We slashed the price on the newly re-available Papilio Pro enclosure from $19.99 down to $17.99 to make up for the shortage. Hopefully that will sweeten the pot a little for you guys!
We wanted to provide some information for you about the newest peer-to-peer cryptocurrency and open source software project released under the MIT/X11 license. Yes, it’s completely open-source, and you can mine these little guys on your FPGA platform.
Educate yourself a “bit” before we go on:
- Litecoin facts, history, references, development, etc. – (Wikipedia)
- Official Litecoin forums – (Litecoin)
- Kramble FPGA Litecoin Miner - source code (Github)
I’m thinking I want to ask Jack how much work it would be to implement this on Papilio, but if any of you guys and gals have already accomplished this, or want to hack it in, and post to the GF forums, it would help to extend all of our savvy!
Papilio user Alex posted this gem in the Papilio Forum. He came across an excellent article over at Jim Wu’s FPGA blog with some super easy ways to initialize memory. Whether you are defining a sin, cosine, sawtooth, or any manner of lookup table its super easy to do it mathematically using this example code. Say goodbye to manually defining the values in a lookup table!
Hi there everyone! We are excited to finally have the brand-new Ethernet Wing in stock at the Gadget Factory store! We are offering this awesome new product at a special introductory price of $9.99 for the first day only. That day is today! I would say take advantage of the sale, because tomorrow the Ethernet Wing goes to its regular price of $19.99.
Our friends over at Uberclock (makers of the Smoothie board) actually designed the wing, and they did a great job – it’s never been easier to add Ethernet functionality to your Papilio. No wires, no fuss, just plug and play! In addition to the features listed below, you’re also getting the same library that is included with the ZAP IDE (note that no VHDL is available currently).
Now for some some quick specs on the Ethernet Wing:
- Microchip ENC28J60/SS Chip
- HanRun HR911105A RJ45 Ethernet connector with integrated magnetics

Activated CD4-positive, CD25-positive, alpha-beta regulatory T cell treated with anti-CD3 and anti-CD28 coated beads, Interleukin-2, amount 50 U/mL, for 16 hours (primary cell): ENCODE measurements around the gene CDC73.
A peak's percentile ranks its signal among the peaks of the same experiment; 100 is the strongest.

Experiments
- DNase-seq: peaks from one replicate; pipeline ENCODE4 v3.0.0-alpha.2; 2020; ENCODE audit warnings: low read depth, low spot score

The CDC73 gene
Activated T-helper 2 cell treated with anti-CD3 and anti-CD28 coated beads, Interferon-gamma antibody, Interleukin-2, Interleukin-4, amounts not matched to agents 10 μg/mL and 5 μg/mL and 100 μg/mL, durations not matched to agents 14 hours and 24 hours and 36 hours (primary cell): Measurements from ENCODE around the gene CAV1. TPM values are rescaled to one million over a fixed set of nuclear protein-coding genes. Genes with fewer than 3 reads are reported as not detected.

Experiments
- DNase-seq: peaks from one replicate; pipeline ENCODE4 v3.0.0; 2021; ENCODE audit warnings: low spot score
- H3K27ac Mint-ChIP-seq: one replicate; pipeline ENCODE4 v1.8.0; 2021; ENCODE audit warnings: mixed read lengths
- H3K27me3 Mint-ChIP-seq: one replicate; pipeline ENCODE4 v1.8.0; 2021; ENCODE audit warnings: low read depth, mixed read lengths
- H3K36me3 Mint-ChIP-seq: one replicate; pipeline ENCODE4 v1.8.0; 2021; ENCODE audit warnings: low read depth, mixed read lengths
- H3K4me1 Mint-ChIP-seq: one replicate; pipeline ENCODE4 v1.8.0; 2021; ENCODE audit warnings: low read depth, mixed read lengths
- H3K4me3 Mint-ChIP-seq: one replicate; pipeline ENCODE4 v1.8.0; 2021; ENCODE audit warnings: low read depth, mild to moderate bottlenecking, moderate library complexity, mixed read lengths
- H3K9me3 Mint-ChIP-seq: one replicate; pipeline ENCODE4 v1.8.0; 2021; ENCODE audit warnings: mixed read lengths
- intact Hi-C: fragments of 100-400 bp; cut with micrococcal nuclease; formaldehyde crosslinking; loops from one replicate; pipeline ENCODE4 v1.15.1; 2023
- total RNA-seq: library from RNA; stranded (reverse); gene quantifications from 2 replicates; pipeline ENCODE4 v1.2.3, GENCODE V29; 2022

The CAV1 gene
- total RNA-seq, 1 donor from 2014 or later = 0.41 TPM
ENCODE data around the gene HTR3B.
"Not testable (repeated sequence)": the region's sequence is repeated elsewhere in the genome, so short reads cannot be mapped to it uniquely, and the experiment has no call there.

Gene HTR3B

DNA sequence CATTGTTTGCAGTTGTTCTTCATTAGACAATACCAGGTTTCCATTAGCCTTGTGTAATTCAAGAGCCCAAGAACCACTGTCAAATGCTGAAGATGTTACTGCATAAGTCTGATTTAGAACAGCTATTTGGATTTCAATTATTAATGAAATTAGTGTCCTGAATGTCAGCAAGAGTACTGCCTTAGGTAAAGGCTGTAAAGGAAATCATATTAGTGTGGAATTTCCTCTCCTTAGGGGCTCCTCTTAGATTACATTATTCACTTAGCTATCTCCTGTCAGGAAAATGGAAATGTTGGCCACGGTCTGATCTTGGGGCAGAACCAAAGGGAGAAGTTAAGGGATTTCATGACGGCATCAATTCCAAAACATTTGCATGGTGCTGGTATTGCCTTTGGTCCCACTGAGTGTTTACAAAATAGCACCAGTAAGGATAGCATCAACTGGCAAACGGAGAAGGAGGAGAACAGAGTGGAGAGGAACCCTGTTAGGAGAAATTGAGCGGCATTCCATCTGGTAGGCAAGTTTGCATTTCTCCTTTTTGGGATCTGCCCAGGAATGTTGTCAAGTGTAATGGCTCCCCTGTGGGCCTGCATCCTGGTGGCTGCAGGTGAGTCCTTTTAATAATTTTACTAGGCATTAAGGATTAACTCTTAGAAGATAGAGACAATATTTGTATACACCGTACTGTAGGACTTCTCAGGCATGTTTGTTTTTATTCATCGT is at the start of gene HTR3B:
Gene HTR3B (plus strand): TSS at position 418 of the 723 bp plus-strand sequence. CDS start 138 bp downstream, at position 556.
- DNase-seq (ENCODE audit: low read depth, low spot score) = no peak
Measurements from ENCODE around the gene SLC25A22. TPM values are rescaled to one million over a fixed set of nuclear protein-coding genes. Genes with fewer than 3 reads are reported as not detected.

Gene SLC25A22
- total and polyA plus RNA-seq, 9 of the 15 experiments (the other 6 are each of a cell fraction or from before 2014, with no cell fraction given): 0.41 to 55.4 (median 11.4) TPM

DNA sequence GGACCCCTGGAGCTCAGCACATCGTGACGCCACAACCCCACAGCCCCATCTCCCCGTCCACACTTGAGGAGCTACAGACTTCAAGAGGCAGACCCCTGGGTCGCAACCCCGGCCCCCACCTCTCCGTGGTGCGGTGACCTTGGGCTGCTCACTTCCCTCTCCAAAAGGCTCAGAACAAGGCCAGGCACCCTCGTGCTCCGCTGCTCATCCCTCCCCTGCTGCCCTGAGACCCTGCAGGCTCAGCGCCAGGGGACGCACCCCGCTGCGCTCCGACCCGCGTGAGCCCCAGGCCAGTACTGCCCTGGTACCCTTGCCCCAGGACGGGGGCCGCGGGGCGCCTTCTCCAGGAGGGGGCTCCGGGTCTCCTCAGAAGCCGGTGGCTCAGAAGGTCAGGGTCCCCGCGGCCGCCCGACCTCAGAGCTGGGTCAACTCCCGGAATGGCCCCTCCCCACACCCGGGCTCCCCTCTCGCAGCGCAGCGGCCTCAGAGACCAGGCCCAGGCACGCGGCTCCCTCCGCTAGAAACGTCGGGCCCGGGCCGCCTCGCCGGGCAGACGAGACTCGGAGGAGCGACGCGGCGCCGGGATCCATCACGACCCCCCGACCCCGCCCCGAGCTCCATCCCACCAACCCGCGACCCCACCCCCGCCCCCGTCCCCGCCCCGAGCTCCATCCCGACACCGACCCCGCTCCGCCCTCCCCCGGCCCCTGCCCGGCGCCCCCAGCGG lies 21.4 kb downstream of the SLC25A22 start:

- 25 Mhz Crystal
- 3.3 v Pin powered
Remember that this is a one-day only introductory sale, so any orders received before 11:59 PM MST *today* will get the special half-off price!
- Latest version of ZAP IDE – includes code library (AVR8/ ZPUino) for Ethernet Wing (by Greg Samsa)
- Source code for the above
-The Gadget Factory Team
Forum member Offroad recently hit us up with an example project, which is based on the Papilio Pro and the RetroCade Synth. He’s calling it the Really Dumb MIDI Monitor. This deserves a bit of explanation:
For starters, Offroad explains what he means by the term, “really dumb meaning: All the fun stuff like printf(“%02c”, byte) happens in RTL state machines…”
The project includes a simple MIDI parser for note on-/off messages. It remembers the state of all keys (all channels are combined, “omni mode”). Maybe this could be useful for some MIDI music experiments with minimal fuss: Excluding UARTs and FIFO (reused modules), the actual RTL code that does all the work is only about two screen lengths.
Here are a couple of links to the actual examples that he created, so make sure to click through and check them out for yourself.
- Papilio Pro MIDI Monitor – (zip file)
- meepMeep – (zip file) – This one is a MIDI monitor that actually makes an audible impression with an 18-bit saw waveform. Offroad says it sounds like a Farfisa! (See image above) Yikes indeed!
Do any of you guys have anything interesting that you’re working on for the RetroCade? We’d love to hear about it! Feel free to post to the forums, or comment on this post! Right on.
(via the forums, and thanks to Offroad)